Parts of the Iranian media on Saturday misrepresented comments made by the European Union’s top diplomat during a press conference, claiming Federica Mogherini said the West was not concerned about Iran’s recent missile tests when, in fact, she said the opposite.
Mogherini was in Tehran to meet with Iranian Foreign Minister Mohammad Javad Zarif Saturday, after which the two gave a joint press conference.
Speaking in English, the top EU diplomat said that while Iran’s recent missile tests were not in breach of the nuclear deal signed with Tehran last year, the world powers were concerned and were urging Iran to refrain from further such actions.
“We do not see the missiles tests as a breach of the JCPOA (Joint Comprehensive Plan of Action). This does not mean that we are not concerned, on the contrary. We see this as a worrying step… Any step that could pass different messages in the region, that could escalate tensions is not welcomed from our side… We are encouraging to abstain from further steps,” Mogherini said in her statement.
The semi-official Fars News Agency, however, quoted her as saying: “We have several times said in Brussels that these (missile) tests do not violate the nuclear agreement and we are not so much concerned about it.”
Similarly, the Tasnim news agency misreported: “The EU foreign policy chief added that the tests do not contravene the JCPOA and that the EU is not worried about the issue.”
Iran’s Press TV, by contrast, did accurately quote Mogherini saying of the tests, “This doesn’t mean that we are not concerned.”
The missile tests, including one on March 9 with the words “Israel must be wiped off the earth” in Hebrew and Persian reportedly emblazoned on one rocket, raised hackles in the US and Israel. An Iranian official said after the March 9 test that the rockets were meant to show that Tehran can hit Israel.
Iran has maintained that its ballistic missile system is unrelated to the nuclear accord.
Earlier this month, the US, France, Britain and Germany called on the UN Security Council to formulate an “appropriate response” to the ballistic missile tests which they say were carried out in defiance of a UN resolution.
The Obama administration, under pressure to react to the missile tests, sanctioned two entities involved in launching the missiles, an industrial group and the Revolutionary Guard Corps missile command.
at the press conference in Tehran on Saturday, Mogherini also admitted to difficulties in implementing the nuclear accord, but maintained that the agreement was on track.
Her comments underscored tension in Tehran over the accord, which has been in force for three months.
Under the deal, all nuclear-related sanctions were lifted but Iranian officials have accused the West, particularly the United States, of failing to honor its side of the bargain.
Among their grievances is the contention that US government officials are scaring off European banks from investing in Iran for fear of falling foul of regulations that saw massive fines imposed in recent years.
Mogherini, on her first trip to Iran since the nuclear deal came into force in January, said the diplomatic gains of the agreement must now be turned into “benefits in Iranians’ daily lives.”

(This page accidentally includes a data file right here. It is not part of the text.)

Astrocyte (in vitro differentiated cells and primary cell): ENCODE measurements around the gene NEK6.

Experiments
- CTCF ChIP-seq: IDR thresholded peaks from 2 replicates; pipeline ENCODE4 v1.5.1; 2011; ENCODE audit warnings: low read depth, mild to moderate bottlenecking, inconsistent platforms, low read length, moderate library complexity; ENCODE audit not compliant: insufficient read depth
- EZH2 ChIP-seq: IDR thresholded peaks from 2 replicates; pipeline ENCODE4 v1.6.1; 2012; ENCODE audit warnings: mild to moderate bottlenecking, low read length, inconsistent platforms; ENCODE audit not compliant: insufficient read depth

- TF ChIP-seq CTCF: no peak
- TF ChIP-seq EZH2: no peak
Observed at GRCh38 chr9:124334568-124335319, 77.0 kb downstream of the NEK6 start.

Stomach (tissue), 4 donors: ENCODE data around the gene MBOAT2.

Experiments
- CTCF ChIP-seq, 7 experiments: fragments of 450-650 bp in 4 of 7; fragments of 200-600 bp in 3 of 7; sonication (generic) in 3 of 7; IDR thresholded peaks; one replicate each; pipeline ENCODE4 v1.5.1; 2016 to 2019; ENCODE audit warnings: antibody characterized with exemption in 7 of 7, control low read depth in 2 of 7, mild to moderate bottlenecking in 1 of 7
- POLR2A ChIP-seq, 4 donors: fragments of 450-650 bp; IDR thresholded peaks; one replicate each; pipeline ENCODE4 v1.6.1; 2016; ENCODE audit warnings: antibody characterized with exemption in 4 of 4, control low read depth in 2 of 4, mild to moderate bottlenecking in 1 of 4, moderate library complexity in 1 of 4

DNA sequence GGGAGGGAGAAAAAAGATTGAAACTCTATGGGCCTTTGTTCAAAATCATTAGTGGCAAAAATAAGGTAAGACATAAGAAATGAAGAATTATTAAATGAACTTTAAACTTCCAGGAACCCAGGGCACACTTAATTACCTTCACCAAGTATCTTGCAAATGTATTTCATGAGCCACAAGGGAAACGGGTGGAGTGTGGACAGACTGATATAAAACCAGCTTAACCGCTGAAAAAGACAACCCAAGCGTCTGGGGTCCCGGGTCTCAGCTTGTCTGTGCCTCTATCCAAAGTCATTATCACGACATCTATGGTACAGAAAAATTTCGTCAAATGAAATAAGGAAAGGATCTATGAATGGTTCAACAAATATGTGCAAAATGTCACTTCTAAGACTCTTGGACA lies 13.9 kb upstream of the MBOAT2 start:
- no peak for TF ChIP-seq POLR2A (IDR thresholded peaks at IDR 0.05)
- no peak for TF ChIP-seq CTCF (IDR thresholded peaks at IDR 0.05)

But Zarif echoed remarks from other Iranian officials about the deal not producing discernible benefits.
“It is necessary that the other side’s cooperation, especially the United States, is made good in practice, not only on paper,” Zarif said, alluding to Seif’s comments.
“We warned the US and we will put some pressure on them, to pave the way for cooperation between non-US banks and the Islamic Republic of Iran.”
Mogherini sought to play down concern, saying that three months of “challenges” on the deal’s implementation was nothing compared to the 12 years of diplomacy it had taken to produce the nuclear agreement.
“We obviously have not finished the work on implementing the JCPOA,” Mogherini said, describing it as “an ongoing task”.
Put to her by a reporter that the banking issues were obstacles, Mogherini countered: “There are challenges in implementation, it is true.”
She cited 50 pages of guidelines that have been issued to European financial institutions that detail how business can now be conducted with Iran.
“We are doing all that we can to reassure our financial and banking system that all the new information on the new system is provided.”
Mogherini pointed to other evidence of cooperation, saying the EU has agreed to support Iran’s bid to join the World Trade Organization (WTO) for example, and Iran will take part on a joint dialogue on human rights.
Mogherini, who personally helped negotiate the nuclear deal between Iran and Britain, China, France, Russia and the US plus Germany, was accompanied by other top EU officials.
The six powers led by the United States agreed in July last year to lift sanctions that had locked down much of the Iran’s economy for years in exchange for limits on Tehran’s nuclear program.
The move allowed Iran to resume a higher level of oil exports when the deal was implemented, as well as opening up more trade opportunities.
But with the US still maintaining some sanctions, including on what it says is Iran’s sponsorship of designated terror organisations, Iran’s access to global finance remains limited.
Mogherini said the conflicts in Syria and Yemen, where the West has been looking for Iran’s cooperation with peace efforts, as well as Iran-EU cooperation on energy production and technology were also discussed.